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MR. TRAIN ARRESTED AT BOSTON.j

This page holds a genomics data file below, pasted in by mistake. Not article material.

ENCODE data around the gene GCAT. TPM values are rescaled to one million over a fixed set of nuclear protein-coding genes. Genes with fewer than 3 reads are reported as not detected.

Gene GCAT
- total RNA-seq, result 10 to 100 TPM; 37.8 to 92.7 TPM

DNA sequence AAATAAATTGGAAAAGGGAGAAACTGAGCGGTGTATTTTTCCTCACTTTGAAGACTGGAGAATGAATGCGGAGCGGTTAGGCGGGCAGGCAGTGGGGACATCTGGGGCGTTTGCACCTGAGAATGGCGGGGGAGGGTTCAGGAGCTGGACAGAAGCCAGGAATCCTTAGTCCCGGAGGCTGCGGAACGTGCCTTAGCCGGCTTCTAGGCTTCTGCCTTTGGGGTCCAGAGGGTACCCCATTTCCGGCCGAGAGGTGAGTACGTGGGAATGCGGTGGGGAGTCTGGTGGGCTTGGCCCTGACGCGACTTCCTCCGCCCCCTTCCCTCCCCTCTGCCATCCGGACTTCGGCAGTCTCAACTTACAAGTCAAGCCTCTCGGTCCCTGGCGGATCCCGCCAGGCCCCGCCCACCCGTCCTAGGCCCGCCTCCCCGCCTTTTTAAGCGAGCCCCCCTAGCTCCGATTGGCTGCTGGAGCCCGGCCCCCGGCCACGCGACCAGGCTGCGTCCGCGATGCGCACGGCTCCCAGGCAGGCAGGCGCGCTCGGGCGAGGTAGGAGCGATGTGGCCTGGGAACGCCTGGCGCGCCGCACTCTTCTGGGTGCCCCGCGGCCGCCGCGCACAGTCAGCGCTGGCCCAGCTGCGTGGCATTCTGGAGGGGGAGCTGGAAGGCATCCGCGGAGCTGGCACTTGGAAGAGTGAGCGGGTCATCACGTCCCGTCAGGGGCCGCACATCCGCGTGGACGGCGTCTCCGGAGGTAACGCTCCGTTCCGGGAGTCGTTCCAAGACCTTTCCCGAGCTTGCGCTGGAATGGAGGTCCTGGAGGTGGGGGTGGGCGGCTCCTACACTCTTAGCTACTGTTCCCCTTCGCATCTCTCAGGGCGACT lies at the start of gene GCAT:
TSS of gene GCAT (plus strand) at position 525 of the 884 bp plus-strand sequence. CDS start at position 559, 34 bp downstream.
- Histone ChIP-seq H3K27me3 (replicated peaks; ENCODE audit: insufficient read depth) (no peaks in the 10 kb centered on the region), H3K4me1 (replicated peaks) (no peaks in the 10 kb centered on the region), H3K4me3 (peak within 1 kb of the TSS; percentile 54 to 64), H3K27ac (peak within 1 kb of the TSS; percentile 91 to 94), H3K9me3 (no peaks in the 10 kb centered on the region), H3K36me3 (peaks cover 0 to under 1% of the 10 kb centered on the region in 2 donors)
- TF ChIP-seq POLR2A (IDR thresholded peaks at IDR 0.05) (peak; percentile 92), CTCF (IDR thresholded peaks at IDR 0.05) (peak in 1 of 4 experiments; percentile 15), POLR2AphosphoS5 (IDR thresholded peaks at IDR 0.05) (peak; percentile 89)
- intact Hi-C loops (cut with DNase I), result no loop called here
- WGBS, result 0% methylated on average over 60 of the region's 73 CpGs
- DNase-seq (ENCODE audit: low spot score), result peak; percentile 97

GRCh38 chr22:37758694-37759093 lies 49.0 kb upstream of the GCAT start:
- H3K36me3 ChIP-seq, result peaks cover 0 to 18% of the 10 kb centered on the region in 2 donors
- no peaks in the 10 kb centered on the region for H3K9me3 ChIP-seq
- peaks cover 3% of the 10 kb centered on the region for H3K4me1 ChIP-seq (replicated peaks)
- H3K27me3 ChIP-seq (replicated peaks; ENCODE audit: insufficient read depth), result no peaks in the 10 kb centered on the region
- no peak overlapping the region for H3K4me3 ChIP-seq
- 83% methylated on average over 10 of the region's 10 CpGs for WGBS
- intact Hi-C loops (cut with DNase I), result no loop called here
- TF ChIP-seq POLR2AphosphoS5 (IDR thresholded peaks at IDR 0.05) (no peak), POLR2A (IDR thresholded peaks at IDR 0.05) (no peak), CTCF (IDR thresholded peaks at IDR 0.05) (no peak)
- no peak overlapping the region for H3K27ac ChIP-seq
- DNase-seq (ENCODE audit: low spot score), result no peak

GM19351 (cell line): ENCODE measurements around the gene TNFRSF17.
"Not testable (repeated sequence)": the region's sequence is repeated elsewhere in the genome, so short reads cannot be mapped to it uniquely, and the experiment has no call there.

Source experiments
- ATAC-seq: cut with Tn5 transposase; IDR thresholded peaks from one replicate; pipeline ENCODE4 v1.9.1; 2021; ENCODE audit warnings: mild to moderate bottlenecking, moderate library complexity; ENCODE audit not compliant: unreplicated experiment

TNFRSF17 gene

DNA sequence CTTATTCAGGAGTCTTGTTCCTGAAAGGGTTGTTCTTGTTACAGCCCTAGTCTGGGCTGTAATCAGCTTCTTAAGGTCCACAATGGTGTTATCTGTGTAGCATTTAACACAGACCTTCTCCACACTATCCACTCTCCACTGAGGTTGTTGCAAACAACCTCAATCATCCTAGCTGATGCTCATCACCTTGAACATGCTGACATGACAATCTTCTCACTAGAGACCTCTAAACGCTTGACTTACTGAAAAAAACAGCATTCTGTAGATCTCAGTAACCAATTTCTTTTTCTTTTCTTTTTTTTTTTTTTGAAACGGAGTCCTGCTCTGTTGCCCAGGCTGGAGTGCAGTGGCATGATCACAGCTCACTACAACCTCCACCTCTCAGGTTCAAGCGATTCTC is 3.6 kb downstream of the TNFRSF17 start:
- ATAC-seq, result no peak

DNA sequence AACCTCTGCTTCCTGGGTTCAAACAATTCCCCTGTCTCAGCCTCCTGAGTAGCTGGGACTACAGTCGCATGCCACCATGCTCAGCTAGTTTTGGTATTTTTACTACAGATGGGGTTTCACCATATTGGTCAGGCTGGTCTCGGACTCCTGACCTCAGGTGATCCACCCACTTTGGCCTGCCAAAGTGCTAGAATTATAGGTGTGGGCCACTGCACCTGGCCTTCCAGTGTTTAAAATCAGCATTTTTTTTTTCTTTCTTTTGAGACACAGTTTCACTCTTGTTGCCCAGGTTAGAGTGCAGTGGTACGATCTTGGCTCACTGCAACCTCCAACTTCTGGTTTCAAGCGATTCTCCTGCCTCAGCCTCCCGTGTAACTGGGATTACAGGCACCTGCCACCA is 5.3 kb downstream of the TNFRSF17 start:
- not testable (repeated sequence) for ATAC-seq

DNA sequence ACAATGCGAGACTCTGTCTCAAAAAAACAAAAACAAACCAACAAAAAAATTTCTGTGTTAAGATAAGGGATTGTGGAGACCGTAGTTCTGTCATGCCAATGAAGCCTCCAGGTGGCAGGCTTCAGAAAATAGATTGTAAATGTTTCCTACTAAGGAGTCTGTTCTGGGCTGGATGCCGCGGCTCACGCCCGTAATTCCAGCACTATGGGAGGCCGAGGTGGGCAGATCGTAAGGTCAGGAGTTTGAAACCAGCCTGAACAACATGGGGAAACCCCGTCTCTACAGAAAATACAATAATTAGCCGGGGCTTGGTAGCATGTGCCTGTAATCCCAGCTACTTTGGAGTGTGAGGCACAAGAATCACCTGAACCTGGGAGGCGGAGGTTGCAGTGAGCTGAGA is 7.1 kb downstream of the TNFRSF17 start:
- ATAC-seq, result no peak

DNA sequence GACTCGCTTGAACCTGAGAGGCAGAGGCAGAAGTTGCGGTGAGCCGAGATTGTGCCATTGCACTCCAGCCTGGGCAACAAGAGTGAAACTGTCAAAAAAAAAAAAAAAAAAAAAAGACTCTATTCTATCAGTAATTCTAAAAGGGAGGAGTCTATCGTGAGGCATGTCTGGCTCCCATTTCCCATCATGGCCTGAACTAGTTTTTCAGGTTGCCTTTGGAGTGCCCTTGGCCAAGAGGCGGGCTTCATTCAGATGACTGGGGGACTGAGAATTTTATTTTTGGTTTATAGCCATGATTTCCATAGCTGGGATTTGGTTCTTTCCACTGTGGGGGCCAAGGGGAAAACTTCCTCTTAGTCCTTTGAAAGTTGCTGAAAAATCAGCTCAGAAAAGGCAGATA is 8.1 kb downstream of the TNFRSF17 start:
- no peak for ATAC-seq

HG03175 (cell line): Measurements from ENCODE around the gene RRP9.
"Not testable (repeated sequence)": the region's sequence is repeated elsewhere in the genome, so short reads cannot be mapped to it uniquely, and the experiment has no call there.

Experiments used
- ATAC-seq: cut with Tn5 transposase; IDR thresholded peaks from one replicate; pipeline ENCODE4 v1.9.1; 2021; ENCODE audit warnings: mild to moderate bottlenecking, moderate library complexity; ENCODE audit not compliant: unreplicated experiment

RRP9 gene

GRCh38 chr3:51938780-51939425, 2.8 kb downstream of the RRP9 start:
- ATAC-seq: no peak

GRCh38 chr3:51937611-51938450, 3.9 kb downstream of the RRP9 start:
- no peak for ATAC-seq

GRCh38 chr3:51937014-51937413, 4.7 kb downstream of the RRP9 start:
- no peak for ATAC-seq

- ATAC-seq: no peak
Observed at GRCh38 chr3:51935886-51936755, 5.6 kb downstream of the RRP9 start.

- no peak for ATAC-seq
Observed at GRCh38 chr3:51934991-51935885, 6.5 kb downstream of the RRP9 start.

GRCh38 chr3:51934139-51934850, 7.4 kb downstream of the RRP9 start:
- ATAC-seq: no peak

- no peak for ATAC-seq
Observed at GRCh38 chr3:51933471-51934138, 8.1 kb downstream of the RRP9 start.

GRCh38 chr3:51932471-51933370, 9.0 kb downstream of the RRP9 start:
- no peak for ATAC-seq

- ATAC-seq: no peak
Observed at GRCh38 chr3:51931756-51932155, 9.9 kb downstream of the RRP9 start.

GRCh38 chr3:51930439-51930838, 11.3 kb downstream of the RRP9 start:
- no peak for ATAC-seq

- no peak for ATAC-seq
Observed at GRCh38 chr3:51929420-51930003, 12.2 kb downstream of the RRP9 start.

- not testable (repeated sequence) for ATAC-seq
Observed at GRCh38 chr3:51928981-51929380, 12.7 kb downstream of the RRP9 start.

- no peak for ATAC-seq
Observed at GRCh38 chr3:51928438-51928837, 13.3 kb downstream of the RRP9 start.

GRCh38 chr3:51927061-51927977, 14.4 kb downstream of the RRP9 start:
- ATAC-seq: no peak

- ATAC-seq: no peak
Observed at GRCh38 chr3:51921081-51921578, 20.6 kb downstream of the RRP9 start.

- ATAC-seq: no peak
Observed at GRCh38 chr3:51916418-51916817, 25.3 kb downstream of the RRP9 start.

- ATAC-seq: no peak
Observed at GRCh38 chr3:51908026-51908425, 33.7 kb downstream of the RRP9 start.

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MR. TRAIN ARRESTED AT BOSTON. j A. great abolition meeting wa3 held at the Faneuil-hall, Boston, on October 6th, at -which Mr. Sumner delivered a masterly speech. Mr. G. F. Train was present and interrupted the proceedings. In the end he was taken into custody by the police. The following is his version of the affair, told, no doubt, with that freedom from exaggeration and love of truthfulness for which he is so remarkable:— Police-station, No. 2, Boston, Oct. 6, 2.80 p.m. Seeing a public notice inviting the citizens of Boston in Faneuil-hall to-day, at eleven o'clock, I went to hear Mr. Sumner and others speak (being myself a native of Boston and citizen of Massachusetts). I listened to Mr. Sumner for two hours. He challenged any one to confute his statements. Some few having interrupted the speaker, and attention being apparently directed to Mr. Train, he called Mr. Sumner to witness that he was not inter- rupting the meeting. I know," said Mr. Sumner, "that it is not you, Mr. Train; you would not do such a thing." Supposing that other speakers would be invited to the platform, I did not step forward, although hundreds were calling" Train, Train!" I was annoyed to find the meeting cut and dried. Annoved to find that liberty was only for the black man and not for the white man. Annoyed to see Boston in slavery, Massachusetts in chains. # The meeting having adjourned, I knew that in all civilised assemblies it was quite in order to elect another chairman and hold another meeting. I stepped upon the plat- form, or rather jumped over the railing—as the packed jury shoved me off the staircase and blocked the way. Seeing angry eyes behind me, and hostile demonstrations from the enslaved committee around Mr. Sumner, and being somewhat acquainted with the art of self-defence, while the audience was cheering in front, I kept on my guard by looking behind. I called the audience to witness that I struck no blow, touched no man, made no hostile movement. When two or three took hold of me I shook them off, and put myself on defence. I was good for a few of the miserable poltroons who would strike a single man, but when dozens rushed upon me, striking me right and left, and three different hands were lifting me from the floor by the hair of my head at the same time, it was difficult for me to reach the stage. I, however, did so over the fallen bodies of several, four times, when the officers of the law took me in charge. Respecting the law, I gave myself up, and, although in the charge of two policemen, the miserable cowards struck me, tore open my shirt, and held me over the staircase by the hair of my head, when I should have fallen over thirty feet on the iron stairs had I not rescued myself by holding en to the railing. Cries of I Kill him, the d-d white man-smash his head-knock him down!' accompanied by acts of violence, followed me into the street. The policemen seemed too excited, or unable wholly to protect me from this most respectable committee, who say that free speech is the chief plank of the free soil platform."

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